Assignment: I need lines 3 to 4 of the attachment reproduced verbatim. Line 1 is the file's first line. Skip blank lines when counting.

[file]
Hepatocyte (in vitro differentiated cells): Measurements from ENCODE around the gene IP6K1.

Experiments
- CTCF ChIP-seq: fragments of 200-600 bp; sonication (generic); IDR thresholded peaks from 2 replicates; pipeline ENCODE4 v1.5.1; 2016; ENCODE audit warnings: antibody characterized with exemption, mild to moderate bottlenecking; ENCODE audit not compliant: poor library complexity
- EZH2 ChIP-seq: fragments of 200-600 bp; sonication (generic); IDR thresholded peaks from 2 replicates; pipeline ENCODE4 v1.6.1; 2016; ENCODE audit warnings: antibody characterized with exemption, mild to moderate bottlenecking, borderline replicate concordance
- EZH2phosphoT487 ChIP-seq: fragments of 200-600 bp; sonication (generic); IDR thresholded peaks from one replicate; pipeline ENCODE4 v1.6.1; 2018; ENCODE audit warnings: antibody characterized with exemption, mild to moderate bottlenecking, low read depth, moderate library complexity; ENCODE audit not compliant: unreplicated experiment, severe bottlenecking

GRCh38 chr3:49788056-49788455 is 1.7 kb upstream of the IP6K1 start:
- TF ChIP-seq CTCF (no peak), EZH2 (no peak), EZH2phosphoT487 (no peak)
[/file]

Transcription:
- CTCF ChIP-seq: fragments of 200-600 bp; sonication (generic); IDR thresholded peaks from 2 replicates; pipeline ENCODE4 v1.5.1; 2016; ENCODE audit warnings: antibody characterized with exemption, mild to moderate bottlenecking; ENCODE audit not compliant: poor library complexity
- EZH2 ChIP-seq: fragments of 200-600 bp; sonication (generic); IDR thresholded peaks from 2 replicates; pipeline ENCODE4 v1.6.1; 2016; ENCODE audit warnings: antibody characterized with exemption, mild to moderate bottlenecking, borderline replicate concordance